“Katsouni” was the area around today’s pier. So to speak the “port area” of Plakias or the “old town”. Here the boats lay leashed in the water or jacked up on land. A pier did not exist at first; it was built at the end of the 1950s in a length of 10 meters by cementing existing boulders together with an additional cement platform. In the course of the following decades, the pier was gradually expanded including todays wave breaker.

The term “Katsouni” for the “port area” has unfortunately been lost in the last decades and in the course of the tourist development – only a few locals still know this term …

This “port” never was a port in the sense of secure mooring of boats and ships. It was exposed, especially during winter, to the often very violent southwesterly winds. Thus the boats were either “anchored” at the “Katsouni” or, since more protected, in the Souda bay ashore.
Since 2010, the new and more protected port is in operation west of Plakias on the way to Souda Bay. Tthe construction of it has been funded by the EU

German occupation

During the time of the German occupation, houses were requisitioned, partly fortified, also fenced and used for occupation policy. In the Mirthios part, houses were used as deposits. There were guardhouses in Mirthios, at the “Gonates”, Damnoni and Stavri (Souda Bay).
During this Nazi rule the brown coal shafts were reactivated. A part of the volume was delivered to the “Gonates” for shipping. The larger part was transported by donkeys through the Kotsifou Gorge. In Kanevos it was loaded on requisitioned and army trucks.

Early settlement activity / construction activities

The first building of the settlement of Plakias was built by the German brown coal company at the beginning of the 20th century, called “Spitara”. Today it houses the restaurant “Sofia” In the following years about 10 additional buildings were built around the “Katsouni”, that is part of Plakias belonging to Sellia. As well in the Mirthios-Plakias there has been buidling activities for a handful of houses during the time between the two world wars. These two settlements of Plakias were mainly inhabited only in the summer until the fifties/sixties – the 1961 census includes 6 families living there permanently.
In the course of the still tender tourist development in the sixties (with mainly Cretan and Athenian visitors) an architectural plan study was commissioned by the Greek government for the tourist development of the settlement Plakias and Agia Galini, which was published in 1968. The residential units with capacities for 1,500 to 3,000 beds should be organically integrated into the environment and it should be the modern expression of traditional construction. An integral part of the study was the integration of infrastructural measures both for the tourist part and for the local economy. The residential units were to be built in the area of ​​Paligremnon, that is, at the southern end of Plakias Bay, but also north of the existing Plakias settlement. This plan study has never been implemented.
The tourist development of Plakias started quite smoothly in the seventies and intensified in the eighties. It then proceeded mostly chaotic, with dizzying speed and initially without sufficiently accompanying infrastructure. The responsible villages of Sellia and Mirthios were competing without a joint urban development plan. Only in 1993 the prefecture of Rethimno adopted a plan for urban developmet for the entire settlement of Plakias,  but it was only realized in Mirthios-Plakias.

Development of tourism and infrastructure

At the end of the fifties, the first and very few foreign tourists appeared, the majority of whom were Australians, English and Germans. Similarly, those born in Sellia and Mirthios but living in Athens or Rethimno began to spend their holidays in Plakias during the summer months.

In the sixties, the first hippies appeared, very few, most of them mainly settled in the caves of Matala (east of Plakias and south of Agia Galini). Some also lived among the Cretan date palm trees of Preveli.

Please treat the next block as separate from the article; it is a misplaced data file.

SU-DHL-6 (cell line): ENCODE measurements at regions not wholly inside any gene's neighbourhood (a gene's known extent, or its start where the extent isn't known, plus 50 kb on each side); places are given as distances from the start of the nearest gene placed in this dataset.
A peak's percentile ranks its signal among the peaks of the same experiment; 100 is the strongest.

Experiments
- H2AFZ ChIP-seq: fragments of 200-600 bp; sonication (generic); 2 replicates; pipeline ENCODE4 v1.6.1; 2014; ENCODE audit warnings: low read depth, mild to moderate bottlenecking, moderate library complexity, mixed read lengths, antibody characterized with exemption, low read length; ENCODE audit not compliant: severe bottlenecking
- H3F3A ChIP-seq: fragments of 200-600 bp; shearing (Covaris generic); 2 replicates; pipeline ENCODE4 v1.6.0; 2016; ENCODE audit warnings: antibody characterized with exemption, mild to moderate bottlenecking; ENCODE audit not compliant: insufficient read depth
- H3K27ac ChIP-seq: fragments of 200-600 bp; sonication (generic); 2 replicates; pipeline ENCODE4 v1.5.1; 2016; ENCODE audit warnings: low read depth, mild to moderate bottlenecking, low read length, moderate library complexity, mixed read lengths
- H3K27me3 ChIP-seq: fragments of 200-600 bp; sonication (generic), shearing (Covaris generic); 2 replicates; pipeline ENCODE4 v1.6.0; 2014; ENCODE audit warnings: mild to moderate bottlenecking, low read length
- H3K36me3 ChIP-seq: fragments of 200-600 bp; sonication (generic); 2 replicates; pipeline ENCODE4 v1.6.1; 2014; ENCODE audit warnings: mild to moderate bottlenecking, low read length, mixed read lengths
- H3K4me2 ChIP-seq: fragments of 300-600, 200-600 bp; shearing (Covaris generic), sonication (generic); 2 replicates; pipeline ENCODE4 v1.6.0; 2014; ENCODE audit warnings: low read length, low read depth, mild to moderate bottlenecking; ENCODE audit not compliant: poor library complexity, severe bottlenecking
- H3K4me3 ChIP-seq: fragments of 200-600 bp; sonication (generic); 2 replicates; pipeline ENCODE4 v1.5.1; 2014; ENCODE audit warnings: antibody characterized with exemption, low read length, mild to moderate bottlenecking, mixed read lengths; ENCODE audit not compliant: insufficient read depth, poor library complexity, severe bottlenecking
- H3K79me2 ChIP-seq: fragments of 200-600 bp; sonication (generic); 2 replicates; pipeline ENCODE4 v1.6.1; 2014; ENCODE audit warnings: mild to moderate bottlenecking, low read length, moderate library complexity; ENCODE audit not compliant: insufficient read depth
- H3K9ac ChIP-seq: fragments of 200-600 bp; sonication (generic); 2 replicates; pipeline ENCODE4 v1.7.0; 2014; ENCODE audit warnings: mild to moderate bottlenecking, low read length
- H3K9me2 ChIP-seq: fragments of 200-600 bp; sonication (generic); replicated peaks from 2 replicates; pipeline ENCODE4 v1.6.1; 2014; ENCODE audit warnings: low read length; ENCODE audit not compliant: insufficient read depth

The tourist share of the economy of the settlement of Plakias was still quite modest until the beginning of the 1980s, although the number of taverns had increased. In 1973 the Hotel Livikon had opened in Mirthios-Plakias. The above-mentioned chaotic and wild building boom up until the nineties was the reaction to a growing influx of tourists. The once tranquil summer fishermen settlement on “Katsouni” became one of the most important

tourist “hotspots” of the south coast of Crete, besides Paleochora, Agia Galini and Ierapetra.

The infrastructure of the resort developed in response to growing needs of the population, the increase in tourists, their demands and the building rage since the eighties. Plakias was electrified in 1971. Since the end of the seventies it was supplied with water pipes. Up from  the beginning of the nineties there is a municipal sewage plant. Roads were asphalted, extended, expanded.

Numerous supermarkets, two pharmacies, a doctor’s office, a post office, various bicycle, car, motorbike and other rentals emerged. Free parking and several petrol stations were added. Taverns, restaurants, cafes, bars, discos ensure the physical well-being during day and night. Hotels, lodgings and a camping offer accommodation as their services.

Plakias to the East today (2015)                                                                  (©) Andreas Engelhardt

 

For those liking to know more about the history of Plakias it is highly recommended to read the below mentioned book of Charis ( Charidimos) Papadakis “Plakias in the past”! You can purchase it in a lot of shops in Plakias.

 

 

 

 

Sources:

– Χαρίδημος Α. Παπαδάκης  – Ο Πλακιάς του χθές / Charidimos A. Papadakis – Plakias in the past, 2. Edition greek-english, . Edition greek-english, Rethimno 2017, ISBN 978-960-93-2155-6

– Official site of the commune of  Agios Vasilios (http://www.agios-vasilios.gr/)

– Κώστης Ηλ. Παπαδάκης – Πλακιάς (Σελλιανός και Μυρθιανός), Σ. 511 – 520, ΕΚΔΟΣΗ ΔΙΕΘΝΟΥΣ ΕΠΙΣΤΗΜΟΝΙΚΟΥ ΣΥΝΕΔΡΙΟΥ
ΓΙΑ ΤΗΝ ΠΡΩΗΝ ΕΠΑΡΧΙΑ ΑΓΙΟΥ ΒΑΣΙΛΕΙΟΥ, Τόμος Δ, ΧΩΡΙΑ ΤΗΣ π. ΕΠΑΡΧΙΑΣ
ΑΓΙΟΥ ΒΑΣΙΛΕΙΟΥ ΡΕΘΥΜΝΟΥ, Ρέθυμνο 2011   –   Kostis Il. Papadakis – Plakias (Sellia- u. Mirthios-Plakias), p. 511 – 520, volume 4 (Villages of the former province Agios Vasilios) of the report of the international Congress 2009 organized by the community of Agios Vasilios about the history of the former province of Agios Vasilios, Rethimno 2011

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Updated: 31.12.2018 — 21:37